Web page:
This final reaffirmation of money's dominance raises an important question regarding the novel's continuing absence of a satiric "alternative": how is it possible to maintain the ambivalence of a "disappointed moralism" without succumbing to a position of mere quietism or connivance? The answer, according to Amis, lies in the evaluative capabilities of fictional style: ". . . I would argue that style is morality: morality detailed, configured, intensified. It's not in the mere narrative arrangement of good and bad that morality makes itself felt. It can be there in every sentence" (Experience 121). In the case of Money, this moral omnipresence derives from the Ich-Erzählung mode of Self's narrative and its dialogic construction of an implied readership. Foregrounded by the prologue's assertion that the "suicide note" is "meant for you out there, the dear, the gentle," Self's confession remains acutely aware of the existence and potential criticism of an external audience. On one level, this awareness is revealed through what Bakhtin classifies as internal polemic discourse, "the word with a sideward glance at someone else's hostile word": "[H]ere . . . belongs all self-deprecating overblown speech that repudiates itself in advance, speech with a thousand reservations, concessions, loopholes and the like. Such speech literally cringes in the presence or the anticipation of someone else's word, reply, objection" (Problems 196). As a protagonist self-consciously introducing us to his "private culture," Self's narrative is pervaded by anticipatory asides, calculated manipulations of the fabula, and a question-answer method of justification that assumes our consent regarding any given observation or moral dilemma. Although superficially designed to deflect the potential criticism of another's words, these devices also tend toward the "vicious circle" that Bakhtin associates with Dostoyevsky's "Underground Man"—that in striving for the independence of "the [End Page 101] final word," Self conversely "demonstrates his own dependence on the other's consciousness, his own inability to be at peace with his own definition of self" (Problems 229). Replicating the structure of his internal dialogue, Self's proselytizing introduction to consumer culture exhibits the terms of its own critique, the vehemence with which he claims self-evidence obversely proportionate to his anxious yearning for external validation and ethical appeasement. Self's reliance upon an external audience becomes more transparent when the passive mode of the internal polemic is replaced by an active hidden dialogicality in which the "traces" of words delivered by an invisible second speaker "have a determining influence on all the present and visible words of the first speaker" (Problems 197):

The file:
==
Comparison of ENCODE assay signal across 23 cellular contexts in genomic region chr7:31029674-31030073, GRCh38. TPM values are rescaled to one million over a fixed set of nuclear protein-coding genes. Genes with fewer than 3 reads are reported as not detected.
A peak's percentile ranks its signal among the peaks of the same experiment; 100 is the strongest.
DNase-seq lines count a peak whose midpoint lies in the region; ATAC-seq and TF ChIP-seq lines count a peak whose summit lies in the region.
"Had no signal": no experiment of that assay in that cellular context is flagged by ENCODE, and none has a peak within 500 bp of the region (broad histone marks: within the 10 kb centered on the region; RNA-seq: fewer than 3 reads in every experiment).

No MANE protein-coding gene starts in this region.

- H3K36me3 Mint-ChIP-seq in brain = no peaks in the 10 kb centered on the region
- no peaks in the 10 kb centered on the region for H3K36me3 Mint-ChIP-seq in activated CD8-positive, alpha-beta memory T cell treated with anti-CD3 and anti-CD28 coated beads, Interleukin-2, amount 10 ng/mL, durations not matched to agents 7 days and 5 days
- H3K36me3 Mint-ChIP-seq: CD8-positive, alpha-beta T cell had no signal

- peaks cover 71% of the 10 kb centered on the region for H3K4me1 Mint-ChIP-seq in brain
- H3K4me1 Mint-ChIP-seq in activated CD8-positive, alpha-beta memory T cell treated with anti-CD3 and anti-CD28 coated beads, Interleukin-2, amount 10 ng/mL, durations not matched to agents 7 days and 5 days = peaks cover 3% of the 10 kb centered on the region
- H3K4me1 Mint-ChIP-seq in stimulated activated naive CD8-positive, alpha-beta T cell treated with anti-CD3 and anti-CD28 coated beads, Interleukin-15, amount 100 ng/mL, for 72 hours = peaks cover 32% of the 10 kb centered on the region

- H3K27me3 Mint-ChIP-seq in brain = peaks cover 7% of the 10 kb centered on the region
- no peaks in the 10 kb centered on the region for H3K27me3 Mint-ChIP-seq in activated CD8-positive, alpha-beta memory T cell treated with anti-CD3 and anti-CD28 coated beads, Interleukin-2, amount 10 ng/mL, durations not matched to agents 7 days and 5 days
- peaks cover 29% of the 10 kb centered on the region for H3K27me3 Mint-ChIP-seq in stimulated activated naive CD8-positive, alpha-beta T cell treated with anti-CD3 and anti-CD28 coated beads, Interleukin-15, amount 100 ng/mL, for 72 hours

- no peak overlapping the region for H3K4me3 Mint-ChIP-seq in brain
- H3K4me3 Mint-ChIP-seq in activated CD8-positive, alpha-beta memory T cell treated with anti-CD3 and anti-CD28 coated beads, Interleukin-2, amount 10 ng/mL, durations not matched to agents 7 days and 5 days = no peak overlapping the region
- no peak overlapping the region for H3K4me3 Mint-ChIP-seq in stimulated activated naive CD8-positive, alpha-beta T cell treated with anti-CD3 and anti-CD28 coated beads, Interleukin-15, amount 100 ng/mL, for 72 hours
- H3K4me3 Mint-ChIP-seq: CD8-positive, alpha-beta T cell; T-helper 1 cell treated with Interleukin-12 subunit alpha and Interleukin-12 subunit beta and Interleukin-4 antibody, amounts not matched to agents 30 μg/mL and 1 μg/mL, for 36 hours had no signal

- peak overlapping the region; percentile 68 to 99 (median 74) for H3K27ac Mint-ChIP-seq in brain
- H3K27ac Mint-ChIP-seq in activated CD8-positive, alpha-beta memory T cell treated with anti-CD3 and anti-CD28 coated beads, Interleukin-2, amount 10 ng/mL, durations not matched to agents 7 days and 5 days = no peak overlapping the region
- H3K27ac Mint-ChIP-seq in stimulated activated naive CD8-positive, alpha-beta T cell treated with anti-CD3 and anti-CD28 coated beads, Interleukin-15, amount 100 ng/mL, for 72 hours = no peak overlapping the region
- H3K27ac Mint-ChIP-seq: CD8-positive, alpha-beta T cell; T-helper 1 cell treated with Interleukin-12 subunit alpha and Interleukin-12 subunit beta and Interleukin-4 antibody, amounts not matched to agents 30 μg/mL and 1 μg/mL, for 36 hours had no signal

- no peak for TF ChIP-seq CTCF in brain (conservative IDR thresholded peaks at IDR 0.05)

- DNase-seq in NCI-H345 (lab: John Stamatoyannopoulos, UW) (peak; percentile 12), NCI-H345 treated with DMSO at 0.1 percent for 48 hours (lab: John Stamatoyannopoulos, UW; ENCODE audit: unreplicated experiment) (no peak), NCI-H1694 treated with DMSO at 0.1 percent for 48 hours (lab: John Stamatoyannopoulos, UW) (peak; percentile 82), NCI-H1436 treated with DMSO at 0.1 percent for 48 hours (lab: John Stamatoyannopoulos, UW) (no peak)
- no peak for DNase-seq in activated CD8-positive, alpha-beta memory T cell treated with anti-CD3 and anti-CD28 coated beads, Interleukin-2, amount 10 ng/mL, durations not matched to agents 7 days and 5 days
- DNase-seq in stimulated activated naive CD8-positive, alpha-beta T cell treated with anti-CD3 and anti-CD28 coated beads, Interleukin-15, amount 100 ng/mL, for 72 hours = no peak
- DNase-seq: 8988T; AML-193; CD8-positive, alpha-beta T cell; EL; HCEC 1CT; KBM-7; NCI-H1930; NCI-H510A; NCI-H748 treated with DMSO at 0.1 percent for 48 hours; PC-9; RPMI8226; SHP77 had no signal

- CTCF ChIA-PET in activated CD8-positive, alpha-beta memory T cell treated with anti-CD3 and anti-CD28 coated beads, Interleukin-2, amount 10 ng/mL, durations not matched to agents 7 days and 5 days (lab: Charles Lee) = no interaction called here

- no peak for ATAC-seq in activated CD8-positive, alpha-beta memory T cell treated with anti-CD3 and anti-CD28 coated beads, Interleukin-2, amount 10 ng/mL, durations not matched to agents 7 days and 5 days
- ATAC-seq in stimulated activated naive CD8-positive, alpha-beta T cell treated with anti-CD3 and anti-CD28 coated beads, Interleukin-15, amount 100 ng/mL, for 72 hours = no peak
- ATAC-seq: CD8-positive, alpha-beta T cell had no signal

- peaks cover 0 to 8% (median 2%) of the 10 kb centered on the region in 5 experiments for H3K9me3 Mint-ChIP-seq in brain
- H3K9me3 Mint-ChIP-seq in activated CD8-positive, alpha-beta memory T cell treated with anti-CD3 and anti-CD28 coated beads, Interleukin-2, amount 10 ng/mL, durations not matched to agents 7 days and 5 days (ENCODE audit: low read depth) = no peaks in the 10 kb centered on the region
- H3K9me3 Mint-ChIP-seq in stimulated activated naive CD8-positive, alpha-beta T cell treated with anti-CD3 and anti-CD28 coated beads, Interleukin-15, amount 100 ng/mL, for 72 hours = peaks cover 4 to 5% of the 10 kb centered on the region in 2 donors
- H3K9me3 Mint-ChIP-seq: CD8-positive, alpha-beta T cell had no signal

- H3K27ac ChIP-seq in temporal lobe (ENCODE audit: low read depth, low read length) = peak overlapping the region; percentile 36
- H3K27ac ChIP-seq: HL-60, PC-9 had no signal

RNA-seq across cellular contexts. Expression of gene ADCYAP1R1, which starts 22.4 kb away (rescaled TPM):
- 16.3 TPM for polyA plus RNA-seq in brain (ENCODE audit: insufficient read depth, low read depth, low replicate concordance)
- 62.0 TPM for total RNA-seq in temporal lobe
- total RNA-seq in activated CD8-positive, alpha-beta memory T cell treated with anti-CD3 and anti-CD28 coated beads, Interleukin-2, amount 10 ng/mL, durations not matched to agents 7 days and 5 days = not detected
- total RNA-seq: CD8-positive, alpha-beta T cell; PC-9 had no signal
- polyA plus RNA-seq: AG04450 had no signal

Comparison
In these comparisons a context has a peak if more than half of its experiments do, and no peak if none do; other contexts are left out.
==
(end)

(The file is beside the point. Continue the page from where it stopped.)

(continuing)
Hey, if you were here now, sister mother daughter lover (niece, auntie, granny), maybe we could talk a bit and cuddle down together—nothing dirty. Only spoons. Maybe you'd let me rest my great face in the gentle bracket between the wings of your shoulderblades. That's all I have in mind, believe me. I know you for a pure creature. You don't drink or smoke or screw around that much, I'll bet. Am I wrong? That is what I love in you . . .